Working with a Blank Canvas

I think of all the times we are asked to share ideas, to help solve problems, to brainstorm new ideas, how many of those times do we hold ourselves back? How many of those times do we question our ideas?  In a conversation with a friend, I asked her to describe a leader she really admired that was inspiring and supportive. She told me that she considered herself lucky because she did have an example for me.  This leader would often sit with the team to brainstorm, and ask many questions to get her team to engage and just say whatever was on their mind.  She would bring a blank canvas to a meeting and challenge her team to fill it.  The idea was meant to inspire them and to challenge them to think outside of the box, but also to trust that she was listening. They would come up with the most amazing ideas that they could. The sky was the limit.  And in our conversation my friend and I talked about the importance of encouraging and engaging our teams to want to share their ideas, their thoughts, to question processes and investigate possibilities.  What would you do if you were given a blank canvas? How would you fill the space? What would you be willing to share? Express?

A big blank canvas can be daunting, exciting and so freeing all at the same time.  But what happens if the blank canvas frightens you and rather than getting your creative juices flowing, it stops you. What if in the past your thoughts and ideas weren’t heard or considered? I think we’ve all been there at one time or another – it can be scary, it gets even scarier when your inner critic constantly reminds you of that time when your ideas weren’t that great, and it keeps telling you all of the reasons you’ll fail at this task. The inner critic can take you from “your idea isn’t good” all the way to “everyone knows more than you, it’s best to stay quiet.” Our inner critic is the one voice that can keep us from trying something new, missing an opportunity or keeping us stuck. But our inner critic is not the only voice that speaks to us, behind that louder voice is a softer voice reminding us that all things are possible, that we are capable and that we definitely deserve to try.  Our inner critic is a risk avoider, and our inner ally is our supporter, reminding us that there is no failure, only a win or learn.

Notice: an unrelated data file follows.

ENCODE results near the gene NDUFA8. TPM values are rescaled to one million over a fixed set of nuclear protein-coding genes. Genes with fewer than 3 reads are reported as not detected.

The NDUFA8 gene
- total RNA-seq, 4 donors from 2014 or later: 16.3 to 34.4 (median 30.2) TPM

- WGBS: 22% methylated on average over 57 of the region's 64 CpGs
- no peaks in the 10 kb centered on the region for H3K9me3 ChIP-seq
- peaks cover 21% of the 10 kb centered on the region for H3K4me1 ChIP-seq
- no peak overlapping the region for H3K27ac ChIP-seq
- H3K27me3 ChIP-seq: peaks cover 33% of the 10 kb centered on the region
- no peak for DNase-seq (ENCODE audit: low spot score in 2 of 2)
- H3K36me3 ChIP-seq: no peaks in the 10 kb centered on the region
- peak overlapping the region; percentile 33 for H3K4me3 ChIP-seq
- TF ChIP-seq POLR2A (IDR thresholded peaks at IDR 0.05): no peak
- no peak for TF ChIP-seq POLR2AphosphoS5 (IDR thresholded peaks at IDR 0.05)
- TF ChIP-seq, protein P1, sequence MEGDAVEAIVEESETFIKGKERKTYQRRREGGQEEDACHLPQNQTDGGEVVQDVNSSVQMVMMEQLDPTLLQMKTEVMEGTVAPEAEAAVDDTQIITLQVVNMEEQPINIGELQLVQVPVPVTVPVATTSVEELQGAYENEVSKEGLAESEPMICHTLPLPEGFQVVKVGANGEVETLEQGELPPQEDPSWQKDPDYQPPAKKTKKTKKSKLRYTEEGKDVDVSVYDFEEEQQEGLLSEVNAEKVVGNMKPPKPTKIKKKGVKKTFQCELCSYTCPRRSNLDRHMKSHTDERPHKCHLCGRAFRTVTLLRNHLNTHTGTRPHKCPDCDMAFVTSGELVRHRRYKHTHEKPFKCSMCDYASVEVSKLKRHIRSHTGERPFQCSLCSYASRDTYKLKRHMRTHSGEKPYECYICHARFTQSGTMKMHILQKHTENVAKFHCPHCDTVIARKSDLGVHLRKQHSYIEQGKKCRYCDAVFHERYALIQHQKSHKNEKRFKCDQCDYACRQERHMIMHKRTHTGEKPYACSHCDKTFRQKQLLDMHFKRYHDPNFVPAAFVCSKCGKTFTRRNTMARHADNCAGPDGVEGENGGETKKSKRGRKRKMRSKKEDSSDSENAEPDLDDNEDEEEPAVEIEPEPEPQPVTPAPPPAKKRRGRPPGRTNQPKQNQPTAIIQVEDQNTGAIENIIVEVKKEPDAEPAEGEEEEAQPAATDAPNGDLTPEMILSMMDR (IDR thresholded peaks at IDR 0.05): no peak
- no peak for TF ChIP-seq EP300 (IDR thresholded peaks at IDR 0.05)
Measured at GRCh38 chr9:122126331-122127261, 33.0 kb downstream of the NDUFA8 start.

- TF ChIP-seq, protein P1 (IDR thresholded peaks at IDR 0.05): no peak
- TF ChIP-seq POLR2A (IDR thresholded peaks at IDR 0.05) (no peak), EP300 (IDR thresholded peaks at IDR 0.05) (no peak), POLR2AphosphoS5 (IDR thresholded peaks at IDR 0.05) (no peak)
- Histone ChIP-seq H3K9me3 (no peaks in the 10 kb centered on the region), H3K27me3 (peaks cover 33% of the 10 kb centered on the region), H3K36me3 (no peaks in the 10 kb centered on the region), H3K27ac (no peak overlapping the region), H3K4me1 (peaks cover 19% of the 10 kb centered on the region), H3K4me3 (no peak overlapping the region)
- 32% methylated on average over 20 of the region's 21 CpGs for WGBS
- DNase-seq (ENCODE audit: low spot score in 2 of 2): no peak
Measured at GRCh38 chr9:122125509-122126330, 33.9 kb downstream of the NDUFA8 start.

So how do we make sure we are listening to the right voice? How do we create a mindset shift to remind ourselves that we can only win or learn?

The first step is creating a reframe, replacing the negative thought with a positive thought.  What do you want rather than what you want to avoid? Make it into a positive affirmation. Secondly, ask yourself, what is the best that can happen? What is the worst that can happen?

The fear that comes from a blank canvas is uncertainty, and once we know what can happen, best and worst, we can be as creative as we want with all of the in between.  And finally, knowing both extremes, now is the time to ask yourself, If I had a magic wand and all of the resources in the world, what would I say? do? suggest? Share?

Try this for yourself when you are staring at the blank canvas, and try it on your teams to get the innovative juices flowing.  Whether your team is at the office, or at home, it’s a great way to empower and engage others and create a masterpiece from a blank canvas.

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